Abstract: This paper provides an account of the methodological approach of a study designed to address some fundamental questions relating to formative assessment. The paper reports on the use of a critically quasi-ethnographic approach and describes the practicalities of adopting such an approach. The validity of the study is also considered, reflecting on Tricoglus (2001) protocol for practitioner research in education. Key Words: Qualitative Research, Ethnography, Critical Research, Research as Praxis

First-Year Teachers and Induction Support: Ups, Downs, and In-Betweens (pp. 216-237)
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Sara Winstead Fry

Abstract: Novice teachers often struggle during the transition from being students of teaching to teachers of students: Consequently, high attrition rates characterize the first 3 years of teaching, underscoring a need to provide better support for beginning teachers. This investigation sought to answer the following question: How are 1st-year teachers supported during induction and how do they respond to this support? Four 1st-year elementary teachers participated in a year-long case-study investigation: Primary form of data collection was monthly semi-structured phone interviews. Participants faced similar challenges, while adjusting to their new profession, but received varied, often inadequate, forms of support during their 1st year. The results suggest that rather than identifying the prevalence of induction support, future research should endeavor to assess program quality and guide educators in the provision of valuable induction for new teachers. Key Words: Induction, Beginning Teachers, and Case Study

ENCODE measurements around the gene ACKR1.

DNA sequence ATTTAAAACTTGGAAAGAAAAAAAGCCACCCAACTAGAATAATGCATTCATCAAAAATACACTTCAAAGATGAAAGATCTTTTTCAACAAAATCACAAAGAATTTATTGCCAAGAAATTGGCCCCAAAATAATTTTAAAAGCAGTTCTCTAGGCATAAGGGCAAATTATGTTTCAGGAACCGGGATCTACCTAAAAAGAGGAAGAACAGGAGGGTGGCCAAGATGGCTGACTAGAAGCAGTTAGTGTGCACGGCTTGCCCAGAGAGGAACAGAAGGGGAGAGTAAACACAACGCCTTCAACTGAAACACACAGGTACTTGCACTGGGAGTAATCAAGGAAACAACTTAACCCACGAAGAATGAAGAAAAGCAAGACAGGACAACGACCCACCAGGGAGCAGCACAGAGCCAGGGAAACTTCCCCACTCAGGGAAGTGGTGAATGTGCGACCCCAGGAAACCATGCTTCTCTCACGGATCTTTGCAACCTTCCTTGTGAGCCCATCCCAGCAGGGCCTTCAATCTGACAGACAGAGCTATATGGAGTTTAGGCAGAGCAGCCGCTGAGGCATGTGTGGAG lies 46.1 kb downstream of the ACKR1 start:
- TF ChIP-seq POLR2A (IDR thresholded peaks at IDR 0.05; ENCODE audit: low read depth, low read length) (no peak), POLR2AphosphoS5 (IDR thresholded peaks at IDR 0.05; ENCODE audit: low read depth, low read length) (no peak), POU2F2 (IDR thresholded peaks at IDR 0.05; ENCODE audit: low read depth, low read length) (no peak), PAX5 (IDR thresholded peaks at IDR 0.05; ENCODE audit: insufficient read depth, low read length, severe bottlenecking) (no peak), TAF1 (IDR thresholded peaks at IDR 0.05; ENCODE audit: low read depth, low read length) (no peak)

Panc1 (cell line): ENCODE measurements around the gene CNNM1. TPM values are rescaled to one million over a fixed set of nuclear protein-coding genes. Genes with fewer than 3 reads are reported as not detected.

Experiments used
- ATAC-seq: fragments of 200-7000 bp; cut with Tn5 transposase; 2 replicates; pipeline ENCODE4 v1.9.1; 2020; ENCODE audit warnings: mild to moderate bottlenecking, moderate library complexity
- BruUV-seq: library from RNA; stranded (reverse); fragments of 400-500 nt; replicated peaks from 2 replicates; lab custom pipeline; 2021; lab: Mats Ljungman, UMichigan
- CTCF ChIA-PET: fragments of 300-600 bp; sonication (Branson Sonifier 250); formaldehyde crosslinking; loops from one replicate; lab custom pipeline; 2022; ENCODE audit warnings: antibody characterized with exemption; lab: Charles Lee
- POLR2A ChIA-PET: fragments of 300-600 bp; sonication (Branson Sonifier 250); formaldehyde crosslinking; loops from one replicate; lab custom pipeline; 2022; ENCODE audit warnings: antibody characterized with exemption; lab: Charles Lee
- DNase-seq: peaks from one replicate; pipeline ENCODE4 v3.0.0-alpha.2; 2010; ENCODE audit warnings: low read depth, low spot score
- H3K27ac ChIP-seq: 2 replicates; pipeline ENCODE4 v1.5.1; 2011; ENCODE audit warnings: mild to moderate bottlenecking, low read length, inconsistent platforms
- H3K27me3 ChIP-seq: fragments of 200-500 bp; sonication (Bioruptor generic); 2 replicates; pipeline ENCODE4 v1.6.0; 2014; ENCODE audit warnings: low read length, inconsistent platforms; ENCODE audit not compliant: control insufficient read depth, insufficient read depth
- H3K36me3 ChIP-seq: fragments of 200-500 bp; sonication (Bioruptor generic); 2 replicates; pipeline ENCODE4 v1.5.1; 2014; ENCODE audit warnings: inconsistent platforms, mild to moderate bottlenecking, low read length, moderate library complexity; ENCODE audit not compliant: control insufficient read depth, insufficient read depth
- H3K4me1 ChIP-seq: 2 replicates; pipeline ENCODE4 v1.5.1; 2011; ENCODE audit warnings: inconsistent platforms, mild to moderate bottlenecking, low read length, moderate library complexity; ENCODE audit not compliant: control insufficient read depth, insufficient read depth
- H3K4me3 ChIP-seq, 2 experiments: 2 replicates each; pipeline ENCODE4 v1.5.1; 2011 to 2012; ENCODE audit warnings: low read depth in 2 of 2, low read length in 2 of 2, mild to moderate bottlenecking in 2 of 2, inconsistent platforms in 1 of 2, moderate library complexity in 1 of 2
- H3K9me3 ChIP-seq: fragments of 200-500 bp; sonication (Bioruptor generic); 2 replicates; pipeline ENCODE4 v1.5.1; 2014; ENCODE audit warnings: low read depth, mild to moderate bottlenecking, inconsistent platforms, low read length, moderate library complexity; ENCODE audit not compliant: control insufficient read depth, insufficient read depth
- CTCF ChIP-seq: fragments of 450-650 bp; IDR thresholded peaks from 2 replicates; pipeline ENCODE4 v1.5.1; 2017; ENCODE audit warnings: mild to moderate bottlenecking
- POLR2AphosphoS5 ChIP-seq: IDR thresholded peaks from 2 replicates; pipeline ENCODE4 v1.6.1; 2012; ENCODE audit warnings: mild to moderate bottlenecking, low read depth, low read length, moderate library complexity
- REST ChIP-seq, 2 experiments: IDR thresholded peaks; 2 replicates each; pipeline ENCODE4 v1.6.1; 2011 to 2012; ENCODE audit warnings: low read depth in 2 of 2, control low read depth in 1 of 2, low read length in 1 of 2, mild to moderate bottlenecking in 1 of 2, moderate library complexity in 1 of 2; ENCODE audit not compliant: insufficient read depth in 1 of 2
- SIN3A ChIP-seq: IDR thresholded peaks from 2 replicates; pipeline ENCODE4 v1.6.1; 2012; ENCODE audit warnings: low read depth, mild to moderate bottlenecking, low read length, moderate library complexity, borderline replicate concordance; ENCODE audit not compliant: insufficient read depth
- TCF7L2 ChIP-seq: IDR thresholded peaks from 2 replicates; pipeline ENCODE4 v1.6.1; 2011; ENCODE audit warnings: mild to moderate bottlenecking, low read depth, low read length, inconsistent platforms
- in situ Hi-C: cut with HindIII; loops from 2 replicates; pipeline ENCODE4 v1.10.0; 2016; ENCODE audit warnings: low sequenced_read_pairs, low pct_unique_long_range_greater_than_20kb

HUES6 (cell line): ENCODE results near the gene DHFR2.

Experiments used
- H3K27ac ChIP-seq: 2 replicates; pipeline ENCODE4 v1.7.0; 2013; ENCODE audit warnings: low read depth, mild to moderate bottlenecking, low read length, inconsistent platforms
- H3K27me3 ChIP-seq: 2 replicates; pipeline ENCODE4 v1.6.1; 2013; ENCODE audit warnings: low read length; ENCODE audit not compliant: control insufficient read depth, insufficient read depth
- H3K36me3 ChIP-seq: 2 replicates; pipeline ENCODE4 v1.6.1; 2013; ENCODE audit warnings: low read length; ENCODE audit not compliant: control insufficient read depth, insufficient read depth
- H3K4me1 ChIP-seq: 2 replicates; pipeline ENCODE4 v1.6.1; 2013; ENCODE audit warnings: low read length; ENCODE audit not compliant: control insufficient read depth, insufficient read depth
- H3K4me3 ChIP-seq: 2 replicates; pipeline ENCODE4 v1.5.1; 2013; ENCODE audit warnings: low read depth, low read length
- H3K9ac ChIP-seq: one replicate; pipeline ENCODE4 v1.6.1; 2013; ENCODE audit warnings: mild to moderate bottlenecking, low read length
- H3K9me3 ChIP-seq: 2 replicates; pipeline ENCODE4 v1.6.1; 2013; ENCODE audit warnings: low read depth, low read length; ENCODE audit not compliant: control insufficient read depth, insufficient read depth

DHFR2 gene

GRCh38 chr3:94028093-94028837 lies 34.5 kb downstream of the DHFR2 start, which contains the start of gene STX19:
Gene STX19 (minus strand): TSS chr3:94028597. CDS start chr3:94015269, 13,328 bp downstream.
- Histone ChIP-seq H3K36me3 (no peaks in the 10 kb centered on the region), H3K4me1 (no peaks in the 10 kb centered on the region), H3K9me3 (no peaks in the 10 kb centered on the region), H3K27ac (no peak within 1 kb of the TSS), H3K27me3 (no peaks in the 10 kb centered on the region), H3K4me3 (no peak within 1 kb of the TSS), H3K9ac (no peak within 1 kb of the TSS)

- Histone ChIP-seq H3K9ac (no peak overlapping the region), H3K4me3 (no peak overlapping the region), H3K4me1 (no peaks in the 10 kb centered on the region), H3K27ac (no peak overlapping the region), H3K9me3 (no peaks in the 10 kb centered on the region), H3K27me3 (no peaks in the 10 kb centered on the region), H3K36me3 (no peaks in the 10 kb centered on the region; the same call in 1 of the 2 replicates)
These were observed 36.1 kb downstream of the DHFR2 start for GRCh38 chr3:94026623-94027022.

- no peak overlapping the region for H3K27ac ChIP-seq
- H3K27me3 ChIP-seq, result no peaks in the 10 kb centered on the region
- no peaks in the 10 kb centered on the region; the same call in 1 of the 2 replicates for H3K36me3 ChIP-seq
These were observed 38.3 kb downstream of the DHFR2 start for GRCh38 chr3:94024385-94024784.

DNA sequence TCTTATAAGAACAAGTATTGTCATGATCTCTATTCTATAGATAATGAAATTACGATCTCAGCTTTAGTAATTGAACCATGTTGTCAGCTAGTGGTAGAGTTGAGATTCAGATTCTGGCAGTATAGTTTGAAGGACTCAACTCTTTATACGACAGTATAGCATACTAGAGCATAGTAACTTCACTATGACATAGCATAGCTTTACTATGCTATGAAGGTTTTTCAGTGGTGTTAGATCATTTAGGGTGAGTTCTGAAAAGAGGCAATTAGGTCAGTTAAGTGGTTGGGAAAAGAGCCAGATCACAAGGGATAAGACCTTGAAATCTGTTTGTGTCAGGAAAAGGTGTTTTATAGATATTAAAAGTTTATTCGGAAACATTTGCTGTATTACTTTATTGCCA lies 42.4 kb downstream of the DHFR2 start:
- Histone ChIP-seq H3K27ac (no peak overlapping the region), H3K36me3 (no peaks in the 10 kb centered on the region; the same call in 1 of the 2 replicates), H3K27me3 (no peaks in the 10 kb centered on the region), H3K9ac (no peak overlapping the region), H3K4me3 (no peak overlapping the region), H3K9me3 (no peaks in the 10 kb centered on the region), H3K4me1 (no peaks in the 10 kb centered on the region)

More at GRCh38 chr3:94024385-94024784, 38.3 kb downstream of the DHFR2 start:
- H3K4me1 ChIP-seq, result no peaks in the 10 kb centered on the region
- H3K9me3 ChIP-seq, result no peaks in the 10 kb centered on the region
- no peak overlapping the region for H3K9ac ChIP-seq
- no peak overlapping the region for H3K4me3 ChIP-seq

Sampling Designs in Qualitative Research: Making the Sampling Process More Public (pp. 238-254)
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Anthony J. Onwuegbuzie and Nancy L. Leech

Abstract: The purpose of this paper is to provide a typology of sampling designs for qualitative researchers. We introduce the following sampling strategies: (a) parallel sampling designs, which represent a body of sampling strategies that facilitate credible comparisons of two or more different subgroups that are extracted from the same levels of study; (b) nested sampling designs, which are sampling strategies that facilitate credible comparisons of two or more members of the same subgroup, wherein one or more members of the subgroup represent a sub-sample of the full sample; and (c) multilevel sampling designs, which represent sampling strategies that facilitate credible comparisons of two or more subgroups that are extracted from different levels of study. Key Words: Qualitative Research, Sampling Designs, Random Sampling, Purposive Sampling, and Sample Size

Reconciling Dichotomous Demands: Telemarketing Agents in Bangalore and Mumbai, India (pp. 255-280)
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Ernesto Noronha and Premilla D'Cruz

Abstract: Though outsourcing has created enormous employment potential in Indias information technology enabled services/business process outsourcing (ITES/BPO) sector, the implications for employees remain to be understood. The present paper describes employee experiences in telemarketing outbound call centers in Bangalore and Mumbai, India. Following van Manens (1998) hermeneutic phenomenological approach, data were collected through unstructured conversational interviews with 18 telemarketing agents identified via snowball sampling and were subject to holistic and sententious thematic analyses. Reconciling dichotomous experiences at work was the label used to capture participants core experiences and indicated that while participants simultaneous positive and negative experiences contributed to a sense of concomitant stress and well-being, they employed various strategies to maintain a balance between positive experiences/well-being and negative experiences/stress. Key Words: Stress, Well-Being, Telemarketing, Call Centers, and India